Something had to be done. NBC took the lead. They brought in "Mr. G."


Michel M. Grilikhes, or "Mr. G." as many would refer to him.

Michel M. Grilikhes or "Mr. G." as he was known by the cast, was a producer previously for NBC. He had been in theater and entertainment for all of his life and had a variety of experiences. The wife of Lorraine Day, a popular movie star in her own day, he had a terrific sense of the theatrical and what audiences liked. He was flown over to the show to help work out the problems. The cast didn't know who he was at first—just someone walking around with a cane. But Mr. G took a look at what was happening and made an assessment. He said that within a few weeks they could fix the problems with the show, if they stopped touring. But if they kept touring, it would take longer and they would still bleed money. Disney opted for continuing the tour. Mr. G changed the show by doing the following:

First off, he reduced the size of the operation, without reducing the quality of the show. Some say that nearly half a million in large props were at some point thrown out. Also, there was a turn table that was removed from the production. Mr. G eventually got the show down to 12 trucks and, in some cases, down to eight trucks. He used folks like Steve Ehlers, who created subsequent show units with sets and scenery that was much more collapsible. He got the show down to an operational size that would allow them to travel in a more lean fashion.

Second, he fixed the length and quality of the show. He moved the "Dumbo Circus" section to become part of the finale of the show. He then brought in Tom Hansen to re-choreograph the "Jungle Book" number, which suffered theatrically. Hansen had done a number of TV variety shows including Red Skelton and Your Hit Parade. Mr. G re-recorded sections of the show, insisting that everything recorded be of top quality. The show eventually came closer to two hours in length, yet audiences still clamored over the quality of the experience. Later, he brought in top choreographers like Onna White (The Music Man, Gigi and Mame), as well as Marc Breaux and Dee Dee Wood (both with Mary Poppins and The Sound of Music) to work on subsequent shows that would carry the Disney on Parade banner.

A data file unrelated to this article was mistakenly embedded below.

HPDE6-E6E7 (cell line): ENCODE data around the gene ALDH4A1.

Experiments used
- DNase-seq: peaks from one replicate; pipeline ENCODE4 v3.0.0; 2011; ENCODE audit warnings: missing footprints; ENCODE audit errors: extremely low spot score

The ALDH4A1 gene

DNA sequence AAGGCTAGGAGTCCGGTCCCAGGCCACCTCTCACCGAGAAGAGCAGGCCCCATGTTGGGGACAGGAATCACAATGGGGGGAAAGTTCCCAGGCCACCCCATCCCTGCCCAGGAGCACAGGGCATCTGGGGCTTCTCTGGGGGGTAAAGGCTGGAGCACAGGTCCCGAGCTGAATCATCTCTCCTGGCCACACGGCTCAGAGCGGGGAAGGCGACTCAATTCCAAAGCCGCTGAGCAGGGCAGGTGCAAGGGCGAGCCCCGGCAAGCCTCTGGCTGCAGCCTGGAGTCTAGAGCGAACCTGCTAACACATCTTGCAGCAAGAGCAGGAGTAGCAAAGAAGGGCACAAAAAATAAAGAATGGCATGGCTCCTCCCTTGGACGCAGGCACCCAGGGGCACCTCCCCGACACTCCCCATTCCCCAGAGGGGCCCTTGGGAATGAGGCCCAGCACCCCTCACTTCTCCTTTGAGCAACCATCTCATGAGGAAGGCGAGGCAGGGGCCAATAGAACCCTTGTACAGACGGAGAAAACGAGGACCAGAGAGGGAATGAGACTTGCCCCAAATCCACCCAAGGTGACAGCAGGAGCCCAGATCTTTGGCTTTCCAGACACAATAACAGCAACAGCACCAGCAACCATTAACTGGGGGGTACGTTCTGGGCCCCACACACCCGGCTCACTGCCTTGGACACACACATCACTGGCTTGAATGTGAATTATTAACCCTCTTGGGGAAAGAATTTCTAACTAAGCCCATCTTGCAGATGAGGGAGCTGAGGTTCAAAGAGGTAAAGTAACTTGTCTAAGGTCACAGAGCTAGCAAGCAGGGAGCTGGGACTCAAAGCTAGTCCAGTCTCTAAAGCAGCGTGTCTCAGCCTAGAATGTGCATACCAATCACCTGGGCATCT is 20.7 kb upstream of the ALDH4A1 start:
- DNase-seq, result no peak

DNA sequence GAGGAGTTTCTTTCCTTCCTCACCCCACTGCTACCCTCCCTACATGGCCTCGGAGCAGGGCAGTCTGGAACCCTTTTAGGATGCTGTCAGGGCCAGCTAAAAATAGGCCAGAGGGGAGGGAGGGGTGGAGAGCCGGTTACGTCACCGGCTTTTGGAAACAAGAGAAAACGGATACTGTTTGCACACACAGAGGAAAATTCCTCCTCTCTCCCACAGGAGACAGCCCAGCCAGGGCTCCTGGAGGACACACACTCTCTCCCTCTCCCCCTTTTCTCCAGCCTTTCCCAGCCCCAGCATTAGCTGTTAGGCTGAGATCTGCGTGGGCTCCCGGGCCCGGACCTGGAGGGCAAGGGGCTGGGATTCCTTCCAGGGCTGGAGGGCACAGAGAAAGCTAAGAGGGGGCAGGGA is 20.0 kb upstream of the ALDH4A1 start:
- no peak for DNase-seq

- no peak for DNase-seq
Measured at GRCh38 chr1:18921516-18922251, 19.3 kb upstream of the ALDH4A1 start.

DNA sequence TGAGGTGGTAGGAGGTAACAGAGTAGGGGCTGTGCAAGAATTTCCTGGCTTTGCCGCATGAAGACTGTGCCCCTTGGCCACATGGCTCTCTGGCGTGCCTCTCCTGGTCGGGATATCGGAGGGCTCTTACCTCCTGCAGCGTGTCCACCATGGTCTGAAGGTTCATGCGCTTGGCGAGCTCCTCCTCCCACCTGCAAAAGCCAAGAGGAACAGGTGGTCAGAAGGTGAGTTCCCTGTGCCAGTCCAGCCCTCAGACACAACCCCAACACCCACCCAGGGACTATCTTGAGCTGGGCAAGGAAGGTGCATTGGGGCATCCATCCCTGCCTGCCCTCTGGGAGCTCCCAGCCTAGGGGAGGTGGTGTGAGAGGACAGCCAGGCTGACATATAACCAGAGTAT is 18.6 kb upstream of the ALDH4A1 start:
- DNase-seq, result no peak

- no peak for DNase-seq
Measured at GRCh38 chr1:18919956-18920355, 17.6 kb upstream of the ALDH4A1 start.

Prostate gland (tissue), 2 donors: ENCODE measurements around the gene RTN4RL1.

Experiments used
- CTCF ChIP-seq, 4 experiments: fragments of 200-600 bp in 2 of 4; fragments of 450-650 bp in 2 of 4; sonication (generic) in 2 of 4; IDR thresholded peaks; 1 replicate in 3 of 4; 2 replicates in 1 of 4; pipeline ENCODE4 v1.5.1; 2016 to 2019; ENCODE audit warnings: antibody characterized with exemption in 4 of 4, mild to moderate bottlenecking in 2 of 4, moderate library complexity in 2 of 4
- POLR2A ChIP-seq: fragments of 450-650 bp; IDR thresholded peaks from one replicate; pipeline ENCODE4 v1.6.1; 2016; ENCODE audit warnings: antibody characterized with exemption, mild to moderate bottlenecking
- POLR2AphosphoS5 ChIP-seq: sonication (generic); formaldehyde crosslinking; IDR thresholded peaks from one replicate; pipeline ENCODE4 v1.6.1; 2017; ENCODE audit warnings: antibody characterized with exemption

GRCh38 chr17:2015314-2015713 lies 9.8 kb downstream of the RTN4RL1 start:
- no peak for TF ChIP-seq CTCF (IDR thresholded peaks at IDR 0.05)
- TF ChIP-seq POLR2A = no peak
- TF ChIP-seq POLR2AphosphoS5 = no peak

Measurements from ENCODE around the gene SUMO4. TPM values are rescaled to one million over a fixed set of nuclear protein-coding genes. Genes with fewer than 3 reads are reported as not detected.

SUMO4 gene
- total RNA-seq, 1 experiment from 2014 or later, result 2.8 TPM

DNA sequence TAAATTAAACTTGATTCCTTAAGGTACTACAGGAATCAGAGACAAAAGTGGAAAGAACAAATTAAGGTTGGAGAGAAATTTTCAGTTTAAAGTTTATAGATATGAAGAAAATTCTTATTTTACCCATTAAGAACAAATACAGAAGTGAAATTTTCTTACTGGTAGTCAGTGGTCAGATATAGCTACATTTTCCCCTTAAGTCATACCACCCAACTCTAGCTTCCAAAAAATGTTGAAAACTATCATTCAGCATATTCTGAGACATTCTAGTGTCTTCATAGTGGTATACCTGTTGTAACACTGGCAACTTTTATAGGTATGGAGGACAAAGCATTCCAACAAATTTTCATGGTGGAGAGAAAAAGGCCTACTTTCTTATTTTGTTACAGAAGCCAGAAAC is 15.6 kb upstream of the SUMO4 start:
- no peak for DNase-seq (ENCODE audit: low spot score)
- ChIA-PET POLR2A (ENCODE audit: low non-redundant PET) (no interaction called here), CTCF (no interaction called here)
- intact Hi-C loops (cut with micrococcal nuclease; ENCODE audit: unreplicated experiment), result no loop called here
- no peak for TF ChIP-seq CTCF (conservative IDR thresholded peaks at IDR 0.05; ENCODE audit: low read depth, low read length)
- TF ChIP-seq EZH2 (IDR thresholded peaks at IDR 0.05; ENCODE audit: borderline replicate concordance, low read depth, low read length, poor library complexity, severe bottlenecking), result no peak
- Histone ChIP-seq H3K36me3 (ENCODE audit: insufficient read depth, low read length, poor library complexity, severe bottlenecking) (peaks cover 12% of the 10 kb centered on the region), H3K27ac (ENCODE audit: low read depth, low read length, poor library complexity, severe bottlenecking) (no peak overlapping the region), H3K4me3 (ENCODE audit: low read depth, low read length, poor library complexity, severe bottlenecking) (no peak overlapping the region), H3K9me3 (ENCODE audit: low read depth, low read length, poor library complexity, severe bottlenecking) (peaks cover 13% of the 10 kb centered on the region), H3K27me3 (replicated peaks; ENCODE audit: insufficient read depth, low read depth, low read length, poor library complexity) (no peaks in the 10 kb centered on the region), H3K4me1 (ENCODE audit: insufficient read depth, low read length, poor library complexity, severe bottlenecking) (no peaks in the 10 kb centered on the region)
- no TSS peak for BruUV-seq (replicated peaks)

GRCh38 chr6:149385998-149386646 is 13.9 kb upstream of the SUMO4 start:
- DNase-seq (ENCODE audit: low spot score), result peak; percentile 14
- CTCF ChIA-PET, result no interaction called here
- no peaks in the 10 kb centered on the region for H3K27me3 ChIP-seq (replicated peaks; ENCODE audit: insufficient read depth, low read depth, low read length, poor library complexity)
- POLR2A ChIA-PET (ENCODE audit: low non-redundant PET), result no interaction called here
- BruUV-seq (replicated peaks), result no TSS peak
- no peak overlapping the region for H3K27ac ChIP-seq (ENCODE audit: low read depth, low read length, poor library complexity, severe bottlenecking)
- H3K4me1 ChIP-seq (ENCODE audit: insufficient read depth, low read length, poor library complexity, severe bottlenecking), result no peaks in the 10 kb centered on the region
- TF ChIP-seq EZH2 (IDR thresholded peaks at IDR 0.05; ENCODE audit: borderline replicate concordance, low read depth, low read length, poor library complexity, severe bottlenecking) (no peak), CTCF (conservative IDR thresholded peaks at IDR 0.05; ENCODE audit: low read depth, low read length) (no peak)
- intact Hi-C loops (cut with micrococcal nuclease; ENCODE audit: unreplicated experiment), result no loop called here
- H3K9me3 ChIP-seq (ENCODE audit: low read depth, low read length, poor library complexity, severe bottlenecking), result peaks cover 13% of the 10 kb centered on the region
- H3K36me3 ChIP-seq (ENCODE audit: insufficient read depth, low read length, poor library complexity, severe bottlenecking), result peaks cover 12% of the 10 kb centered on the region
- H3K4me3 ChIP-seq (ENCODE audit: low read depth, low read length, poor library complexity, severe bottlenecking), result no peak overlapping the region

Third, Mr. G helped Disney realize that this was a dance show, and that dance shows required dancers. Disney was nervous with dancers. Many of those hired had marching band experience, not dance experience. Some were very young, 18-19 years of age, with no experience being on their own, much less working professionally. Divisions were already setting in between those who who danced and those who wouldn't be seen with dancers. Something had to be done, and done swiftly.

D-Day came in Charlotte, N.C., not long after Mr. G stepped in. It was also known as Black Sunday. When the cast assembled for rehearsal, they soon realized that 15 of their co-performers were not present. Bobby Squire remembered that experience. His roommate, who played Mowgli in the show, was suddenly not there. Mike had acted quickly to remove those performers who simply could not do the show or who were carrying attitudes. He then informed those that were great personalities, but not necessarily skilled dancers that they had to learn the steps quickly, or they wouldn't be allowed to stay on. Mr. G was decisive, but determined that the show would stand on a higher plateau if it were to carry the Disney name.